Sponsoring organizations provide a lot of added value to the planter in the form of services and credibility. To begin, the planter should become familiar with the many different church planting organizations. Most denominations have their own church planting organizations. Also, there are several regional or state-level church planting organizations such as Orchard Group, Waypoint, Florida Church Partners, etc. There are also many national-level church planting organizations such as Stadia, Acts 29 Network, Association of Related Churches (ARC), the Gateway Leaders, etc. You should explore what the beliefs and planting strategies of these organizations are to determine if they are a good fit.
Sponsoring organizations can provide much credibility to the new church. It can helpful when fundraising to be able to tell other churches and individuals that you are being sponsored. It shows that church planting experts have found the planter and the project to be viable and worth investing in. It can also help in the target community as the planter networks with existing churches, businesses and other Christians who may have moved to the area from one of the partnered churches.
Many sponsoring organizations provide key services and support to the planter, such as: coaching, assessment, training, bookkeeping, project management, administrative support, spouse support, etc. This support can save the planter a great deal of time and effort, resulting in more time to spend in the target community with non-Christians. Starting a new church is not something the planter should try and do alone. Sponsoring organizations bring an essential level of support that can help maximize the health of the new church.
Task: Partner with Sponsoring Organization
It is a principle of life that if you want to be good at something you must practice and train. Professional athletes train hours every day just to stay good at what they do. They do it for a paycheck and the fame. Paul provides some strong direction for us to consider:
“Everyone who competes in the games goes into strict training. They do it to get a crown that will not last; but we do it to get a crown that will last forever. Therefore I do not run like a man running aimlessly; I do not fight like a man beating the air. No, I beat my body and make it my slave so that after I have preached to others, I myself will not be disqualified for the prize.” 1 Corinthians 9:25-27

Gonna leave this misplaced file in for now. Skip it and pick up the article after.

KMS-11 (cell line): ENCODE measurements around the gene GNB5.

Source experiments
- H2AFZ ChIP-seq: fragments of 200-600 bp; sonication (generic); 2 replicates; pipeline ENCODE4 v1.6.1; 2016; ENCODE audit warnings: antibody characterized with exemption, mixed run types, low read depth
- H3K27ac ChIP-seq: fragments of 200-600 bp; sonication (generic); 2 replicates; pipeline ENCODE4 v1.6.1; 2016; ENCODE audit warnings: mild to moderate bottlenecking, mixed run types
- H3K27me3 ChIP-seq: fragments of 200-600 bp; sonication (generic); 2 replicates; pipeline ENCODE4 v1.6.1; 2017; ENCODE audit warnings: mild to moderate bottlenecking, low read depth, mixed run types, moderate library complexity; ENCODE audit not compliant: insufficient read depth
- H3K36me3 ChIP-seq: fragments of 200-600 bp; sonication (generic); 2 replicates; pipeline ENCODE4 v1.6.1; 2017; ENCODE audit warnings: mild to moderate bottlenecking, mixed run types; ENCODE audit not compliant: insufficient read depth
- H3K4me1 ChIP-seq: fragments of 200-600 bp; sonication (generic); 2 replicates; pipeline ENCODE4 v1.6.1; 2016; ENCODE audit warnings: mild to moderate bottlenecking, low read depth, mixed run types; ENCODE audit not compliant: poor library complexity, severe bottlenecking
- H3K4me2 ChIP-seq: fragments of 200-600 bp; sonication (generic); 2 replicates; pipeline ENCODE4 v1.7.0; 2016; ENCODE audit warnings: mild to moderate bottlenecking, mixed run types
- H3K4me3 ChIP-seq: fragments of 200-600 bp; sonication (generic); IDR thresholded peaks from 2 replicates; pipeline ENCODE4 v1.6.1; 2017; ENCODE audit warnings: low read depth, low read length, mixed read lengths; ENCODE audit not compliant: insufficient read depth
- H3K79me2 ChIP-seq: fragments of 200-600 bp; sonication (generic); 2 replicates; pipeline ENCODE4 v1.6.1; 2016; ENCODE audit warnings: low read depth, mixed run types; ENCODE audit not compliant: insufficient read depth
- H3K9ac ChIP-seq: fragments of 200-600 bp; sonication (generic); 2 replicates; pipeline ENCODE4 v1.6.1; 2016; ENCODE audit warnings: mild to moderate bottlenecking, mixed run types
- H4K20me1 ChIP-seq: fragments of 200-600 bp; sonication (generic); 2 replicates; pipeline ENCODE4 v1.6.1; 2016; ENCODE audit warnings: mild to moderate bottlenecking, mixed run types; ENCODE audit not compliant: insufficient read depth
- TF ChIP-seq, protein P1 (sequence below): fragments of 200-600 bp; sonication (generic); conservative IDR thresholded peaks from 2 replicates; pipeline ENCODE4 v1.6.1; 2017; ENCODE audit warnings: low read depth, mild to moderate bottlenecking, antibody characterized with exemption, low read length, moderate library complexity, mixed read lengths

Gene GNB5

The stakes for planters are much higher, as we are dealing with the eternal. Athletes compete against each other. Planters wage war against an unseen enemy who knows our every weakness. Training is considered a best practice of church planting. You should seek out the best trainers available through books, conferences, and boot camps. You should also develop a plan to continue learning and training in order to stay at the top of his game.
Milestone: Train for Church Planting
There are many great resources for training these days! We’ve heard lots of war-stories about times in the past, but with the internet you get lots of options–perhaps too many! Take a look at our PlanterPrep page as one place to begin. Here are a handful of training providers to help you on your journey.
Most new churches do not put Biblical Elders in place for several years. This places an increased burden of responsibility on the planter. During this critical time, a planter needs the spiritual coverage of wise counsel. In the absence of a Biblical Eldership, the planter needs a trusted group of Godly people to provide spiritual coverage and wise counsel to the new church.
Where a Biblical Eldership is not in place, the planter should consider forming a management team. Management teams typically:
- Provide advice, counsel and potentially approval on a wide range of issues including staffing, facilities, budget, etc
- Provide oversight to ensure the new church is remaining true to its vision, values and beliefs
- Provide accountability for results to defined goals and expectations